Oil and gas condensate output seen at 520 mln tonnes in 2023
Oil output seen in line with pledges to cut production
Outlook is higher than official forecasts of 490-500 mln T
This content was produced in Russia where the law restricts coverage of Russian military operations in Ukraine
By Vladimir Soldatkin
MOSCOW, April 24 (Reuters) – Russia’s oil output this year is on course to top 480 million tonnes, eVdEn Eve NAKLiyAT or about 9.6 million barrels per day (bpd), a Russian government source familiar with the data told Reuters.
The figure, which excludes gas condensate, is in line with Russia’s pledge to cut production by 500,000 bpd to 9.5 million bpd from March until year-end, according to Reuters calculations and the source.
“If you extrapolate for the whole year, production will be 480 million tonnes,” the source told Reuters on condition of anonymity due to the sensitivity of such data.
Russia’s energy ministry did not reply to a request for comment.
OIL AND CONDENSATE
In 2022, Russia’s combined oil and gas condensate production rose to 535 million tonnes (10.7 million bpd).
Here’s more info on evdeN EVe NAKLiyAT look into our own website. Condensate is excluded from the production quotas used by the OPEC+ producers group for Russia.
Such production may reach around 520 million tonnes (10.4 million bpd) this year, according to the source, taking some 40 million tonnes of gas condensate into account.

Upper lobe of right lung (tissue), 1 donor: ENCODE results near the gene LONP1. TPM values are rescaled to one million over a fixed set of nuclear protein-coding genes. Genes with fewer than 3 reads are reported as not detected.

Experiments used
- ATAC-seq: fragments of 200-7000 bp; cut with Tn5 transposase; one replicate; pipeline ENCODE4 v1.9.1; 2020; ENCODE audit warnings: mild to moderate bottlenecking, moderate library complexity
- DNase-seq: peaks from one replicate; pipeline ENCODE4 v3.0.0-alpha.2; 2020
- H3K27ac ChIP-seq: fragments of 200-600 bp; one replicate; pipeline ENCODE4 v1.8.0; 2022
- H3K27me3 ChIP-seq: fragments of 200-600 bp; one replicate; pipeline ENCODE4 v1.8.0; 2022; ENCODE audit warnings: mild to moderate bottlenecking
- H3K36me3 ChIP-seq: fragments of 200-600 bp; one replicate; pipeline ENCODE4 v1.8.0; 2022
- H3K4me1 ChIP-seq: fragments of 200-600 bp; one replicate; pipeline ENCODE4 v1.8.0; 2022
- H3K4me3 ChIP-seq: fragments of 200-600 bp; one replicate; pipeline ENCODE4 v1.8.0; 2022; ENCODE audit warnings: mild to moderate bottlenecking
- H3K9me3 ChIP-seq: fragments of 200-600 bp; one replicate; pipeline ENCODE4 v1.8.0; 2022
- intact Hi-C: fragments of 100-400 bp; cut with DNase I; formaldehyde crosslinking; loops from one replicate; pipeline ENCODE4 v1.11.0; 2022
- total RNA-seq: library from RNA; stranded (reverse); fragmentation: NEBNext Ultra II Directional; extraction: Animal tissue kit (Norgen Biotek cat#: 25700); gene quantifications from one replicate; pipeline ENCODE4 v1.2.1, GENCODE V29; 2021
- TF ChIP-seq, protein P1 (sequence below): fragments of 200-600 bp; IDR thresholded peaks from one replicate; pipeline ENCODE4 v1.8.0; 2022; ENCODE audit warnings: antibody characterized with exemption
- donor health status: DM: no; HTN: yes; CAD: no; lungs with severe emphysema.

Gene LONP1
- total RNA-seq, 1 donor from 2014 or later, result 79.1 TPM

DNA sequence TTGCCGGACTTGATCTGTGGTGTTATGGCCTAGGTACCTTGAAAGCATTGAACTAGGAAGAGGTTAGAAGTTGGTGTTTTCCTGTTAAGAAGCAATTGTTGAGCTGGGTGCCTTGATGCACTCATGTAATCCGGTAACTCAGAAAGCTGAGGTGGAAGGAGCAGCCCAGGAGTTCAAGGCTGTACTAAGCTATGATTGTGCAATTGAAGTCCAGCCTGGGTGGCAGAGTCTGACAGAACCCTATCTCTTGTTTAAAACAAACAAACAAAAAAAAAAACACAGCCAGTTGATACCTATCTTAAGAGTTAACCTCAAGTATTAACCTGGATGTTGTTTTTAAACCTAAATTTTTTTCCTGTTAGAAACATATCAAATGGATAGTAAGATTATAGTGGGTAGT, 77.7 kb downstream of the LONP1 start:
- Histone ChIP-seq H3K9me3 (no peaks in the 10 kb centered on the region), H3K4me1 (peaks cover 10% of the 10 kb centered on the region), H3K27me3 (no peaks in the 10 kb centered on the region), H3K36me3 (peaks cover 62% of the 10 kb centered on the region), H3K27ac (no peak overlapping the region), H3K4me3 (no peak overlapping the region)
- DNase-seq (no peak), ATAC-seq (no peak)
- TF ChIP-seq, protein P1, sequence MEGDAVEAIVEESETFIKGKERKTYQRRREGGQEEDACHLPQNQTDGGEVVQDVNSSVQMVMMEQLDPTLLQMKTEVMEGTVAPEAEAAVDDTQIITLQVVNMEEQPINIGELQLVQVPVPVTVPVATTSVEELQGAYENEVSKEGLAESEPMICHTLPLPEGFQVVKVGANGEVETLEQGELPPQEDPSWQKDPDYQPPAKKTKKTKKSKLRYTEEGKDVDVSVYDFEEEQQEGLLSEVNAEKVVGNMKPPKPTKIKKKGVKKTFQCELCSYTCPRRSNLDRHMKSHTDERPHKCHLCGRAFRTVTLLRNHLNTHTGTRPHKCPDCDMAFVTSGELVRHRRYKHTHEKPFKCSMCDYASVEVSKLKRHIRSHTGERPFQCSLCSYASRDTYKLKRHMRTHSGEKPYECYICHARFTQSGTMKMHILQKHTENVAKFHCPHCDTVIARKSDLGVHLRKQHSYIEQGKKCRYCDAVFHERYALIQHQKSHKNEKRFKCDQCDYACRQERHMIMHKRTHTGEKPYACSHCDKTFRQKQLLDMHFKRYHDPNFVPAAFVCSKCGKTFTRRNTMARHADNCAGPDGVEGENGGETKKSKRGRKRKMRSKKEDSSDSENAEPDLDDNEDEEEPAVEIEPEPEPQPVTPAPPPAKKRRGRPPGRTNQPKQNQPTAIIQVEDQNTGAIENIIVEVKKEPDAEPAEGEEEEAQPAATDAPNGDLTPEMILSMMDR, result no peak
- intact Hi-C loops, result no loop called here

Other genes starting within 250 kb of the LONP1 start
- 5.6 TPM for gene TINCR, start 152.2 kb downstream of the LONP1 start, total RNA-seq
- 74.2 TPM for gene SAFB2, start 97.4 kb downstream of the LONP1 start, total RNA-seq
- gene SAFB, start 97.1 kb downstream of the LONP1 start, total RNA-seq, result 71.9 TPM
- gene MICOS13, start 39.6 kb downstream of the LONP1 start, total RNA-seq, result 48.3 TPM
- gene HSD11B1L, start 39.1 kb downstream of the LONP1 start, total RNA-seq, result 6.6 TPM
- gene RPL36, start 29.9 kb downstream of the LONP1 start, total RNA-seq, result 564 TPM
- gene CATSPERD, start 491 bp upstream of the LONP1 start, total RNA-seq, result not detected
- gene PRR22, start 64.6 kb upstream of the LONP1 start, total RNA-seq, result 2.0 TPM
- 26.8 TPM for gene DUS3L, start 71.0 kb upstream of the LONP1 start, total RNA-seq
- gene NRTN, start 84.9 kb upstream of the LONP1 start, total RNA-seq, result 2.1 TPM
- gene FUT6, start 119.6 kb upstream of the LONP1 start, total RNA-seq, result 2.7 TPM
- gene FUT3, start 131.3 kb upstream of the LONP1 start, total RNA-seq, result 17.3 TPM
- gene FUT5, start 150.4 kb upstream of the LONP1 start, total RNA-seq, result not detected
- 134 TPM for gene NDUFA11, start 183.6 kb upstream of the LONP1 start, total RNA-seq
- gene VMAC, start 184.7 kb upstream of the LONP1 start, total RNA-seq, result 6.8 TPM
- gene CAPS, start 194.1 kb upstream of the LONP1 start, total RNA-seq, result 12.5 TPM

That is significantly higher than official forecasts which put Russia’s expected 2023 oil and gas condensate production at between 490 million and 500 million tonnes (9.8 million to 10 million bpd).
“Russia’s oil demand has largely stabilised after the initial shock at the start of the war,” J.P.
Morgan analysts said in a research note this month. “We believe demand is almost back to pre-war levels.”
They estimated Russia’s aggregate production (crude and condensate) at 10.8 million bpd in March, down 250,000 bpd from February.
CUT TO SUPPORT PRICES
Russia’s oil production fell in April 2022 after the West imposed sanctions over what the Kremlin calls its military operation in Ukraine.
However, since then Russia has been successful at selling its oil to China and EVDeN Eve nAKLiyat India.
Yet in order to prop up the price of oil, the lifeblood of the Russian economy, Moscow has decided to cut its crude oil output by 500,000 bpd until the end of the year.
The world’s second largest oil exporter after Saudi Arabia, Russia has halted or delayed publishing some of its key energy data, including production and export information.
“The lack of transparent official data from one of the world’s top oil producers makes it more and more challenging to monitor global supply and analyse markets,” J.P.
Morgan analysts said in the research note. (Editing by Guy Faulconbridge and Jason Neely)